Congrats on the find. I found a variegated one last summer that I still haven't posted about. But I'll be posting about it soon.

    Enjoy your plant.

  4. Hello Mr Green Thumb...
    My plant gave me 4 seeds!!! 9/25/09. I want to grow them. Any suggestions? Mini hot house? They just popped out of their "pods". I'm hopeful I can grow from seed.
    Sybil in Newport Beach, CA

  5. Hi Sybil, I just got your email and sent you a reply.

  6. Cindy in Ohio7:41 PM

    I have a string of hearts plant that sets seeds! They are long and tapered pods and come in twos. So far they don't seem "ripe" or dry, but I'd love to try to sprout them. The flowers of my plant are a bit different, dark purple and cream, and It has very few tubers.

  7. Hi Cindy, That's great to hear. I haven't had any pollination of my bloom. Good luck with the seeds from your Ceropegia woodii.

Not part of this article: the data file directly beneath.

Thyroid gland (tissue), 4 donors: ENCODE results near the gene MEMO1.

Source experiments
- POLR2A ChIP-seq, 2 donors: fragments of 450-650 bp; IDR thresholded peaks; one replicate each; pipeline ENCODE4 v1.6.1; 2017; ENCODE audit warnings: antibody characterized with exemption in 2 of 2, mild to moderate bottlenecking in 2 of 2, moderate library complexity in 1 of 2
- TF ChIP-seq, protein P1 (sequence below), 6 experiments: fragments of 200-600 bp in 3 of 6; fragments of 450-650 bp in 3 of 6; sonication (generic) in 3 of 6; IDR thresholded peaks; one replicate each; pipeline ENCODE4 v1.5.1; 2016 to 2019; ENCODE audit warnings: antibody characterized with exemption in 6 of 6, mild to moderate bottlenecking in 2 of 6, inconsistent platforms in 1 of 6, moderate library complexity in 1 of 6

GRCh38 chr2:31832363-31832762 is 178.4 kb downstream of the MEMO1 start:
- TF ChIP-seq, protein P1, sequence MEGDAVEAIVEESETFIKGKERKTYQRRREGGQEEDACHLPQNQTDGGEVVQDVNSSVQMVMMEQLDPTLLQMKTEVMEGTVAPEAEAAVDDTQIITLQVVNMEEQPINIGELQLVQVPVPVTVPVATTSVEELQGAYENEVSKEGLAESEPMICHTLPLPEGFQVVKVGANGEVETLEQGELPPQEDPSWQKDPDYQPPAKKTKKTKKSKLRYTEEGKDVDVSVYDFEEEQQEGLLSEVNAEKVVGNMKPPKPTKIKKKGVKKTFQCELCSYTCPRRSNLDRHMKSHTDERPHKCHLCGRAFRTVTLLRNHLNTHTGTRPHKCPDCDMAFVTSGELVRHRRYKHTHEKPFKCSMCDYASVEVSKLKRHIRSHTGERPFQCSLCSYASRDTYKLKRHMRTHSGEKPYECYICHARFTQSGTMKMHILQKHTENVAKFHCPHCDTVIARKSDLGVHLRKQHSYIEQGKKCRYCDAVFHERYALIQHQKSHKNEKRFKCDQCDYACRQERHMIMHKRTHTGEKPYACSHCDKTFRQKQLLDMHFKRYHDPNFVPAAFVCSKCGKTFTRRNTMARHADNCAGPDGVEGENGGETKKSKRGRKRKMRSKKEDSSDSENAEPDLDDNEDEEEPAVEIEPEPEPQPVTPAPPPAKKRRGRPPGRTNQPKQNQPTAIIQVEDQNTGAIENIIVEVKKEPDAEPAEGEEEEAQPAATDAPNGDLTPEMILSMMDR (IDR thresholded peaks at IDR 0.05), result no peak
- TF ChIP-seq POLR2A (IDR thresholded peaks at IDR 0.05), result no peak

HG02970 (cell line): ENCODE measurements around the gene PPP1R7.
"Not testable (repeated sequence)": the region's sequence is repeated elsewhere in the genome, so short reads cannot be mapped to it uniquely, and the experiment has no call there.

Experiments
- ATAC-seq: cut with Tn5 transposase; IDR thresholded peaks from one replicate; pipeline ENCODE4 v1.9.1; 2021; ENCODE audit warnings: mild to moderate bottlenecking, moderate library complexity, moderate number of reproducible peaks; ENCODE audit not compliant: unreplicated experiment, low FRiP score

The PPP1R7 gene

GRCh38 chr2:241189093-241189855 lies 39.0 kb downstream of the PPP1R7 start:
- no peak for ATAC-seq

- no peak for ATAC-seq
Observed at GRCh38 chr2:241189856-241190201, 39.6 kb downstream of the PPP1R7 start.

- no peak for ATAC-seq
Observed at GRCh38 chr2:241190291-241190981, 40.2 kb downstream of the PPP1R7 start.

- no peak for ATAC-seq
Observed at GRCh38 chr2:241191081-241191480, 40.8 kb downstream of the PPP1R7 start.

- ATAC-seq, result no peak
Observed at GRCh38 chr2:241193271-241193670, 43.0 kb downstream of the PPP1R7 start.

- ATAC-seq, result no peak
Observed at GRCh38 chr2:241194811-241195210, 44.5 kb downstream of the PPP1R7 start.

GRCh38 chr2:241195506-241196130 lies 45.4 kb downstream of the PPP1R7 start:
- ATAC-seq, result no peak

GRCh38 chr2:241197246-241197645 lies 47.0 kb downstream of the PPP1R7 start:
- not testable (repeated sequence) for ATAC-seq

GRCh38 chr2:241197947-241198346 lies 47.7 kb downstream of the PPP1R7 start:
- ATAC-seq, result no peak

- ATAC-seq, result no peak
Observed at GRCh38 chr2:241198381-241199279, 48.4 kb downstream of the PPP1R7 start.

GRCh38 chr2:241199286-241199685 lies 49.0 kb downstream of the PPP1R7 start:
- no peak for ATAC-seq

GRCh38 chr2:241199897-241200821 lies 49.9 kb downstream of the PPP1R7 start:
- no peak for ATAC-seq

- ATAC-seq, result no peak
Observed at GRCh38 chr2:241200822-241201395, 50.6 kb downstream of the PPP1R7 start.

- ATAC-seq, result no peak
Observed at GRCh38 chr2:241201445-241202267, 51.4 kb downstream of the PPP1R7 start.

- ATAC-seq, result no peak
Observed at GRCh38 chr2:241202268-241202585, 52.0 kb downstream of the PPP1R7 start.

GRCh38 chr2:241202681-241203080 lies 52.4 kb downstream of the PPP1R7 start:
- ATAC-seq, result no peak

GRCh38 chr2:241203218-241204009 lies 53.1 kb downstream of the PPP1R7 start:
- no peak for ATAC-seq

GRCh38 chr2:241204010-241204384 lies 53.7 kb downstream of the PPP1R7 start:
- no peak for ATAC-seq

8. Anonymous10:41 AM

    Mr. Brown Thumb,
    One of the seed pods that I had detatched has dried and opened to reveal silky-tasseled milkweed like seeds! I'll put them in a pot and report what happens.

  9. Cindy, Thanks for the update. Crossing my fingers for you.

  10. Anonymous2:21 PM

    Hi, I live in Canada and this beautiful String of Heart (ceropegia woodii) doesn't exist here. Do you know where I can buy seeds to be send by the post. We can't either buy a plant from other country. I love this plant and I really want to have one. My e-mail. I appreciate to have an answer. Thank you very much.